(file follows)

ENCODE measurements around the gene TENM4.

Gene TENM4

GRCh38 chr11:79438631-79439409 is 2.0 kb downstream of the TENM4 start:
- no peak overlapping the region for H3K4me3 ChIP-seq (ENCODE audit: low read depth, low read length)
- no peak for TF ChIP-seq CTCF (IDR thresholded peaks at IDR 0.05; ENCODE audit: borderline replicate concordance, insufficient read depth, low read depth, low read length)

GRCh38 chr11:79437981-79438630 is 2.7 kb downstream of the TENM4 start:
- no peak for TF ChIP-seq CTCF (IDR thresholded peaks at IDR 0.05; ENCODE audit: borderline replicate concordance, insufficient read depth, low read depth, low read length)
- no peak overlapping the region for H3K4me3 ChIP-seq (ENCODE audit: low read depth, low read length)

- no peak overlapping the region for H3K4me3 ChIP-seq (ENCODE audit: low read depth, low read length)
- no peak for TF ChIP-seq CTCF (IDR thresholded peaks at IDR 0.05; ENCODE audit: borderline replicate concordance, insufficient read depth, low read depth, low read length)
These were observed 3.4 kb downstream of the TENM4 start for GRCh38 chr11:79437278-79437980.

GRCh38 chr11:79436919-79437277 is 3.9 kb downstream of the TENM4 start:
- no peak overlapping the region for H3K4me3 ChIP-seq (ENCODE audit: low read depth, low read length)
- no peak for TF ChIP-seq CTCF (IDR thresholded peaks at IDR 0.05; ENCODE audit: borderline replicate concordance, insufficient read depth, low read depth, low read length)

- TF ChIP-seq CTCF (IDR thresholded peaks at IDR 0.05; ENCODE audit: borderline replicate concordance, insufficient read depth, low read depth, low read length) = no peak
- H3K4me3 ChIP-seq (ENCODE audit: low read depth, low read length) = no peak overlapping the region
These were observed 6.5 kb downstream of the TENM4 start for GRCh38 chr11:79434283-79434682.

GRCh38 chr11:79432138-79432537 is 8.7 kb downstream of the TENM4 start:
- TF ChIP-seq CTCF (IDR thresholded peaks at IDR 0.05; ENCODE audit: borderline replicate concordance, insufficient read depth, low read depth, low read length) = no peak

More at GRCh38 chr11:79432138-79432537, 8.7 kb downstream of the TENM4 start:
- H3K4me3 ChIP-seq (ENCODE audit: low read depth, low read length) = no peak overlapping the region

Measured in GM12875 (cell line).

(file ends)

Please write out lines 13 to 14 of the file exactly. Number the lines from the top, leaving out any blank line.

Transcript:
- no peak overlapping the region for H3K4me3 ChIP-seq (ENCODE audit: low read depth, low read length)
- no peak for TF ChIP-seq CTCF (IDR thresholded peaks at IDR 0.05; ENCODE audit: borderline replicate concordance, insufficient read depth, low read depth, low read length)